April 10, 2020

Good Friday wasn’t so good for the followers of Jesus all those years ago. From the accounts in the gospels, only a few of Jesus’ followers were there to the bitter end, when after hours of agony, he took his last breath and died. A few women, and in one gospel, John as well, watched from a safe distance. The ground shook, and the sky was dark from noon to three, like it was here a few years back during the solar eclipse.

 Just inside the entrance to the Church of the Resurrection in Jerusalem lies a long, low rock, believed to be the place where Jesus, after being taken down from the cross was placed to prepare his body for burial. It was there that Joseph of Arimathea and Nicodemus (the one who visited Jesus under cover of dark) wrapped Jesus’ battered and broken body with burial spices in long sheets of linen cloth, and placed it in a tomb that had never before been used. 

Judas let his worst day become his last day, and in the depth of despair and remorse, committed suicide. Since Jesus washed his feet, and shared communion with him, I am led to think Jesus’ grace extended even to Judas, if only he had realized it.

The other disciples, no doubt also full of self-reproach and grief, did the wiser thing, seeking the solace of connectedness and community as they sheltered-in-place, in fear, in the same room they had shared with Jesus just the evening before.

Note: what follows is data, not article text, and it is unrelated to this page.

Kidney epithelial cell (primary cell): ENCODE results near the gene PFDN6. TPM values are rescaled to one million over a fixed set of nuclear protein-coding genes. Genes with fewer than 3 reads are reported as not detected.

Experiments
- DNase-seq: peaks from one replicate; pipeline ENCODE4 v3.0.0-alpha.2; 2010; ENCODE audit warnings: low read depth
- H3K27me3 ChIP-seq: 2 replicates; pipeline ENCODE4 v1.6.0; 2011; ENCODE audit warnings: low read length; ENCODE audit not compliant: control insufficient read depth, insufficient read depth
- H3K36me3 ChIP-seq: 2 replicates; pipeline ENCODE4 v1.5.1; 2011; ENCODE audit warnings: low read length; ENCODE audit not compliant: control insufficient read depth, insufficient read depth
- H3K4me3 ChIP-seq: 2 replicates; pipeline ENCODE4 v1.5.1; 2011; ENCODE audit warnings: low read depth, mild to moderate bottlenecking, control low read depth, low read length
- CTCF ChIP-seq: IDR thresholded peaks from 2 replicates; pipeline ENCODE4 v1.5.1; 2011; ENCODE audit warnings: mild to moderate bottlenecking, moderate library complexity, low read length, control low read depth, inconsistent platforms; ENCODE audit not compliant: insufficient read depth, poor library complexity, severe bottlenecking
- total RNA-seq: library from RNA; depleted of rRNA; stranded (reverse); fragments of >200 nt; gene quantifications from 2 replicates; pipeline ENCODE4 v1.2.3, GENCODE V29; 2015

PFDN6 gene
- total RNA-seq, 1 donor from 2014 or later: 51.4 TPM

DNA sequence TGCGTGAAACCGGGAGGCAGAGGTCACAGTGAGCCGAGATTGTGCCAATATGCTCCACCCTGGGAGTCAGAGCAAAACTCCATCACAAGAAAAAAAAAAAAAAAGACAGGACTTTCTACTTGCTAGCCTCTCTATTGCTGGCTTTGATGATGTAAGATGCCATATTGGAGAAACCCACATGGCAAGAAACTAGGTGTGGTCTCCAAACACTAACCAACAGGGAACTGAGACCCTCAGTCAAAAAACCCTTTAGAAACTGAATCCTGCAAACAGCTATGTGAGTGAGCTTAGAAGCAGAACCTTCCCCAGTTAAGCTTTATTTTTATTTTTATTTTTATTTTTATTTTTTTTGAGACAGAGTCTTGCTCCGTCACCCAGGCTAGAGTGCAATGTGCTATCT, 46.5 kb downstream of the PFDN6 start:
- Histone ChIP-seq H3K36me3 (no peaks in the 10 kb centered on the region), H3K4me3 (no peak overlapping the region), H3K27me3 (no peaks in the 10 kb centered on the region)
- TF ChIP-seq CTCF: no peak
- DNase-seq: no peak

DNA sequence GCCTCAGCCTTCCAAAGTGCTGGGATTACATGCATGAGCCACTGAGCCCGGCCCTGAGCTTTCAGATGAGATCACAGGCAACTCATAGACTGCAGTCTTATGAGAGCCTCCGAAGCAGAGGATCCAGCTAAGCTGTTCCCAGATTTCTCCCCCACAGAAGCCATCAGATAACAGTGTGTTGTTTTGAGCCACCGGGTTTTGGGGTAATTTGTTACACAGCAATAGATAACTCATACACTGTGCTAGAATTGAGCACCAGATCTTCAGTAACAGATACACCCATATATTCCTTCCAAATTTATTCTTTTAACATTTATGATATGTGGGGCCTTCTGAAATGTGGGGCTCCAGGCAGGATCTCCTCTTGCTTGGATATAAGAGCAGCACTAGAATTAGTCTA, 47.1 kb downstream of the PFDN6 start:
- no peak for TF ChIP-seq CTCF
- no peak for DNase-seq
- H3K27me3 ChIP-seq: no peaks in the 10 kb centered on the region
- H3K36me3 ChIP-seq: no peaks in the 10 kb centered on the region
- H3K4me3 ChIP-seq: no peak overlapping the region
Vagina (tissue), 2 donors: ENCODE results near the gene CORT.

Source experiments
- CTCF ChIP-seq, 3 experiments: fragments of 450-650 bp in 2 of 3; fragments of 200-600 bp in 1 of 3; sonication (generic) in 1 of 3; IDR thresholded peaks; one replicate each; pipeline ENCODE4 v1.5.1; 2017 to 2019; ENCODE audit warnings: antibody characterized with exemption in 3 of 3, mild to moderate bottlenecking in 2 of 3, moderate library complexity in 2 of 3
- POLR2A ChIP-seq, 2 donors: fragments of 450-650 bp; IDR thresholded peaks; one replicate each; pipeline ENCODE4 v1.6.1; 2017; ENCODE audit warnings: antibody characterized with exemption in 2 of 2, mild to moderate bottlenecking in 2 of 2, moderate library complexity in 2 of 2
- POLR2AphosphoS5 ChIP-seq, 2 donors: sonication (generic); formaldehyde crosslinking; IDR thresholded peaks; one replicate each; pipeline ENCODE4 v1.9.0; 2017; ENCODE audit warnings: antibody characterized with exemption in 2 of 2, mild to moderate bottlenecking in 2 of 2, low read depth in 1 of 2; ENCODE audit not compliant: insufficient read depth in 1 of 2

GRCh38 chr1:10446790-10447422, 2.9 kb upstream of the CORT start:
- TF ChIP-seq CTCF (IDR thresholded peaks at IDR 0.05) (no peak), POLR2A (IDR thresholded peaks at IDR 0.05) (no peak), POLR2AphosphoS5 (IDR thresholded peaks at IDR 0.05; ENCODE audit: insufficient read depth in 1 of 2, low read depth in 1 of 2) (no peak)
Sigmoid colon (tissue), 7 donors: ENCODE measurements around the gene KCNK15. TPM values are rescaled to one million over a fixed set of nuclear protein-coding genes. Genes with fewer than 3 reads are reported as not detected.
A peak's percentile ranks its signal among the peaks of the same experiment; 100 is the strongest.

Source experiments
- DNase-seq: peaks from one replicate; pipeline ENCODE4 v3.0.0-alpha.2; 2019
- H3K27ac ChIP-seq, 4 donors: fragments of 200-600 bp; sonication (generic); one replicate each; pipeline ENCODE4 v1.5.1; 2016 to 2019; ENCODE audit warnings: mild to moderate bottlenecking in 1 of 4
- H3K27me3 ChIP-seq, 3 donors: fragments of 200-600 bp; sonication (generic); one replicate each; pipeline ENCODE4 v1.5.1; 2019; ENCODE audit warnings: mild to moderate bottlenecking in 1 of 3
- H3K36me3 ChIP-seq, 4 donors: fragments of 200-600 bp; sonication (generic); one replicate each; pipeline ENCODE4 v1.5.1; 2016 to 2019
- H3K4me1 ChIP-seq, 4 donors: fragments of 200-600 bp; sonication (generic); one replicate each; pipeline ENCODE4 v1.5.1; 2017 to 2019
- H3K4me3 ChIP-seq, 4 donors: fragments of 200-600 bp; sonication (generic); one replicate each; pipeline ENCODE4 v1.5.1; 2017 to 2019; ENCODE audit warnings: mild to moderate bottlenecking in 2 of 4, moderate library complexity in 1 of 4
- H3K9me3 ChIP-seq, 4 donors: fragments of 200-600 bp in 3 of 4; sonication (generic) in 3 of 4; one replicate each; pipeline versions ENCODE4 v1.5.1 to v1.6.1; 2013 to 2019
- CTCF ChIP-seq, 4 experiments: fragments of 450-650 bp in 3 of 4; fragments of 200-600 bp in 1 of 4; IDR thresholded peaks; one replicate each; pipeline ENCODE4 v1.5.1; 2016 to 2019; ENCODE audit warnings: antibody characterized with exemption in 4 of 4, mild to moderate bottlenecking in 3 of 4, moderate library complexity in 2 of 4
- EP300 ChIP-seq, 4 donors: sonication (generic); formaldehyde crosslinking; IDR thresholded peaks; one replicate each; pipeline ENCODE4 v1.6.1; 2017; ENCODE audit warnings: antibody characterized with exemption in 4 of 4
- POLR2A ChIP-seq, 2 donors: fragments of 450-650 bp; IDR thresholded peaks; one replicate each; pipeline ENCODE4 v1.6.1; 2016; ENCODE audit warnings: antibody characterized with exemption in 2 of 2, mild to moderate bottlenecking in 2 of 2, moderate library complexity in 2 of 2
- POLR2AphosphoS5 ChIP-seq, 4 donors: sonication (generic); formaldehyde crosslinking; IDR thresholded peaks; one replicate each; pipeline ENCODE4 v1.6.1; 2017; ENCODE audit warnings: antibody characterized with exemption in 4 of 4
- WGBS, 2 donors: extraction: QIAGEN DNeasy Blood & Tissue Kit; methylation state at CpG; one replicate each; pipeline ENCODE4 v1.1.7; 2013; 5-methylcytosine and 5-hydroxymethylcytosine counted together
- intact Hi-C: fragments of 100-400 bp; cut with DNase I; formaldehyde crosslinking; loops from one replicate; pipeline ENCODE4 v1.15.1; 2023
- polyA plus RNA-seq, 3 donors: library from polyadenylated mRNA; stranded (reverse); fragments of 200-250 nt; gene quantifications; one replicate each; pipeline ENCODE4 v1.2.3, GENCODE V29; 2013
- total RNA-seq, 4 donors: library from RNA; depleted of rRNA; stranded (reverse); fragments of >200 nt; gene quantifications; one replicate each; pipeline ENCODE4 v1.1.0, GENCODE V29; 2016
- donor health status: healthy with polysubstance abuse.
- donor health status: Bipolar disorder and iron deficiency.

And then, with the approach of the Sabbath, silence engulfed Jerusalem. I imagine that silence was qualitatively deeper than any silence since before the world began. The tomb was a silent place, a cocoon of darkness, closed off by a huge stone, sheltered within a rock hillside. Even the Roman guards stationed at the tomb grew silent, fell asleep.

Our world – our culture – seems to abhor silence. But, “silence”, according to St. John of the Cross, “is the first language of God.” We know that “In the beginning, the earth was formless and empty and darkness covered the deep waters. And the Spirit of God was hovering over the surface of the waters.” 

Good Friday and Holy Saturday are days for silence, for deep listening, for growing still, for waiting, for feeling the emptiness of the human condition.  It is as if the world itself is holding its breath, waiting for what might come next.  We know from the Genesis narrative that what comes next. ‘Then God said, “Let there be light’, and there was light. And God saw that the light was good.’

Out of the silence of these next two days, something good is building, even though we can’t yet see it. Early on the first day of the week, while it was still dark, God spoke: Jesus Christ, the Light of the world which the darkness could not extinguish, arose! 

Have patience. What we long for, strength for these days and bright hope for tomorrow comes. The silence, the darkness, the waiting isn’t the end! The risen Christ is!

Waiting, with hope! ~ Anne

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